From New Scientist, here is a short article discussing five cases of small populations forced to relocate or plan to relocate due to sea level rise, caused by climate change.
It is a little anti-intuative to think that the 15-25 cm or so rise we have observed on average over the last hundred years could affect an island, even one whose highest point is only 2.4 metres above sea level, like the Maldives.
The relevant thing to remember is that it is not pure and simple submersion of existing land that is at work, rather it is erosion accelerated by both direct and indirect means. As waves lap generally higher on shores, they wash those shores away a little. But there are contributing factors to that erosion that act as feed backs as well. The loss of coral reefs as they are either destroyed by bleaching events or other causes removes important natural breakwaters that dampen the energy of incoming tides and waves. Salt intrusion can also kill vegetation that would otherwise be acting as an anchor for soils that now wash away more easily.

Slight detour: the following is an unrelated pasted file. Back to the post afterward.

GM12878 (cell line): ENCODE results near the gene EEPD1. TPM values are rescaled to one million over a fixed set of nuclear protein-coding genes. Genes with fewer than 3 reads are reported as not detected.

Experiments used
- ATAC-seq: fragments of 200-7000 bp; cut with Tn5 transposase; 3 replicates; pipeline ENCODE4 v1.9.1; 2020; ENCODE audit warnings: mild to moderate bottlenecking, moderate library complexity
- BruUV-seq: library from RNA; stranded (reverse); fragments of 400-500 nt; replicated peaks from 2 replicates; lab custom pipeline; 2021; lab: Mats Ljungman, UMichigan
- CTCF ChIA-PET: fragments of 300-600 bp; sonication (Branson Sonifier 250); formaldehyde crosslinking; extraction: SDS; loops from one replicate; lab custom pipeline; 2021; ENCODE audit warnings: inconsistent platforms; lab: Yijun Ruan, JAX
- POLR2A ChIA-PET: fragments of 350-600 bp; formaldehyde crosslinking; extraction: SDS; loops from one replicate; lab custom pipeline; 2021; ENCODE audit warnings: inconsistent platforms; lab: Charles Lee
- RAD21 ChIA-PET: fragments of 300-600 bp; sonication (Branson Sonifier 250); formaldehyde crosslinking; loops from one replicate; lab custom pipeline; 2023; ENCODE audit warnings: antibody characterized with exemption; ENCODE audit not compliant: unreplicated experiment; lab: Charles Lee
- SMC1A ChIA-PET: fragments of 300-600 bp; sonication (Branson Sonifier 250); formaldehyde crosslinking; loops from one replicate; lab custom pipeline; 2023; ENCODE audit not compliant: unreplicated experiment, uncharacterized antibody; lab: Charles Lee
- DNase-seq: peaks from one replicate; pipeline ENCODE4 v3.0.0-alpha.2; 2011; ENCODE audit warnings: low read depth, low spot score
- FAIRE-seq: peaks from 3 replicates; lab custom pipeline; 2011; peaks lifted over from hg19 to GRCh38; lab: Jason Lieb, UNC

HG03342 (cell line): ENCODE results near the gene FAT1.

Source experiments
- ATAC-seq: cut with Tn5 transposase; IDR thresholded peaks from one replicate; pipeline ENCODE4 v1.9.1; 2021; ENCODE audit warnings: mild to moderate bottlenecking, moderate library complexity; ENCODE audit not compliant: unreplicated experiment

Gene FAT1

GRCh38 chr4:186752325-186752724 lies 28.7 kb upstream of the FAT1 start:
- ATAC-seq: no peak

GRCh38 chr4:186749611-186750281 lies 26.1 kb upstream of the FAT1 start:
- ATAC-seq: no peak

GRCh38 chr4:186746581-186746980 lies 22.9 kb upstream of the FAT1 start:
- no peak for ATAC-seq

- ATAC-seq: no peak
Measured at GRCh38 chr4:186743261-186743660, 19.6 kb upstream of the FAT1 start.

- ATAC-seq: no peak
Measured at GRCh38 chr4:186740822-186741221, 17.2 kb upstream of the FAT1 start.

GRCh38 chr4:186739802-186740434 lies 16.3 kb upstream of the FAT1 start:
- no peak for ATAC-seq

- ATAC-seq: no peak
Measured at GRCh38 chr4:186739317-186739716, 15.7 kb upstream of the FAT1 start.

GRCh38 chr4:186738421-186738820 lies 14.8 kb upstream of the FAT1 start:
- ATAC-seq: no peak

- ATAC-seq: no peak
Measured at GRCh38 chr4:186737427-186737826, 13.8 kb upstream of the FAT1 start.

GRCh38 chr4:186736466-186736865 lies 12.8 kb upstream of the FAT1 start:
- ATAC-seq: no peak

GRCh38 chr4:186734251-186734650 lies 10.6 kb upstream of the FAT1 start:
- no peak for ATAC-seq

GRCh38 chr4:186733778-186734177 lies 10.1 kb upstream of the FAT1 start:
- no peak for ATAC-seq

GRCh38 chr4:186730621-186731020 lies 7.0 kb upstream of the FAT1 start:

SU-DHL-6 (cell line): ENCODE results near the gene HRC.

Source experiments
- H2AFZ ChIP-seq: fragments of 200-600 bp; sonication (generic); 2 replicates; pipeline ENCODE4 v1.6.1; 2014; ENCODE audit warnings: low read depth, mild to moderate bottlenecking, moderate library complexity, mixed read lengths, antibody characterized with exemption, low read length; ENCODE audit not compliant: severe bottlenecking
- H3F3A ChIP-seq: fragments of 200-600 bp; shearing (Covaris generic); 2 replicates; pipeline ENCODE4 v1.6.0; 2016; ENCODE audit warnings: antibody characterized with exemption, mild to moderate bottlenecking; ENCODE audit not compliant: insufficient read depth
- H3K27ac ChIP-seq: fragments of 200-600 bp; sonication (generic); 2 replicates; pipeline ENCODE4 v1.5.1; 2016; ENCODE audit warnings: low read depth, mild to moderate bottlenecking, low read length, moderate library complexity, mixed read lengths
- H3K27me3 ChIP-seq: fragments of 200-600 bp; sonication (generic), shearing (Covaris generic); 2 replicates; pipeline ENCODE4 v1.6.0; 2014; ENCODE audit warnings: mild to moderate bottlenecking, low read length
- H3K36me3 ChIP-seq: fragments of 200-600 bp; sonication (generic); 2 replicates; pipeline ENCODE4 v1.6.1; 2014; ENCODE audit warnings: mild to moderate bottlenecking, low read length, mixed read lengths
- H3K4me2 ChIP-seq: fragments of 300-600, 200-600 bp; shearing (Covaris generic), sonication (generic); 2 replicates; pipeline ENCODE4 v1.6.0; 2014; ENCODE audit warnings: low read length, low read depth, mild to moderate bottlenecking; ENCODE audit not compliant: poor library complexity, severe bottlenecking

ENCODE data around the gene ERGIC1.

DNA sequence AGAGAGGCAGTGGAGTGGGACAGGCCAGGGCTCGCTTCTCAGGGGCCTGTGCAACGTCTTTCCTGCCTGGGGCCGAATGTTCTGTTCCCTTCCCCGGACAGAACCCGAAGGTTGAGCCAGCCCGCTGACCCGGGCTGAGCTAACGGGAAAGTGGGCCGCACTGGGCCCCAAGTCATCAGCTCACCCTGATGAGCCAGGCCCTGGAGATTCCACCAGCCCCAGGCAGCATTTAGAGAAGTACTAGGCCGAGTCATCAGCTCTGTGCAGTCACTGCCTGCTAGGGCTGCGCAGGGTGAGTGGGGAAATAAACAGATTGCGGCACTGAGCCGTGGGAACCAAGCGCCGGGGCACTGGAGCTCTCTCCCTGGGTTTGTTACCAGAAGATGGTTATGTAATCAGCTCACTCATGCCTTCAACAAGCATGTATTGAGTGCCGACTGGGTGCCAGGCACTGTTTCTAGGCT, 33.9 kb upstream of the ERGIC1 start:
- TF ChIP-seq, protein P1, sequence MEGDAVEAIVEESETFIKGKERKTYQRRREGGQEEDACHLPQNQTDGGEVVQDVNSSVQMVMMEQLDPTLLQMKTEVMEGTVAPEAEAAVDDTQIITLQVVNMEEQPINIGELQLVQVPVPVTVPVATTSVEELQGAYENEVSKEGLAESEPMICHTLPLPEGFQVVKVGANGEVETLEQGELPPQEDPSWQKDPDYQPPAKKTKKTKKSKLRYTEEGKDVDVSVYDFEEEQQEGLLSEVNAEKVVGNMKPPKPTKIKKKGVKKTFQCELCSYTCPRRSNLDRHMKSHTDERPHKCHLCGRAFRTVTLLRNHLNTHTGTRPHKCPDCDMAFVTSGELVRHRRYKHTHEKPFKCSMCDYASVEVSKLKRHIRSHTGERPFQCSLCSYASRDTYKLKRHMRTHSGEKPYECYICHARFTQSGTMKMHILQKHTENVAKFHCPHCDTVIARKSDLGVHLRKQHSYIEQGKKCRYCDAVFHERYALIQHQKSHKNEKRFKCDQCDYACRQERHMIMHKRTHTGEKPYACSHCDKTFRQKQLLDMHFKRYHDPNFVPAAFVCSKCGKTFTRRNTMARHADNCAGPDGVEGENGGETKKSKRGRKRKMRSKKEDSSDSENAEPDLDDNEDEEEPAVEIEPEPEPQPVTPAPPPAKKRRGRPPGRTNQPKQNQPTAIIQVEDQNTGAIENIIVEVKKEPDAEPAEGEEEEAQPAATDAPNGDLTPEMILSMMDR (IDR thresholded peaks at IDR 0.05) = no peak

This is similar to the problems faced in some Alaskan communities, only in this case it is the absence of sea ice during stormy months and thawing permafrost that has accelerated the erosion process, in some spots to as fast as 30 metres per year!
I think it is pretty safe to say that we are already seeing real examples of real people forced to move due to climate disruption.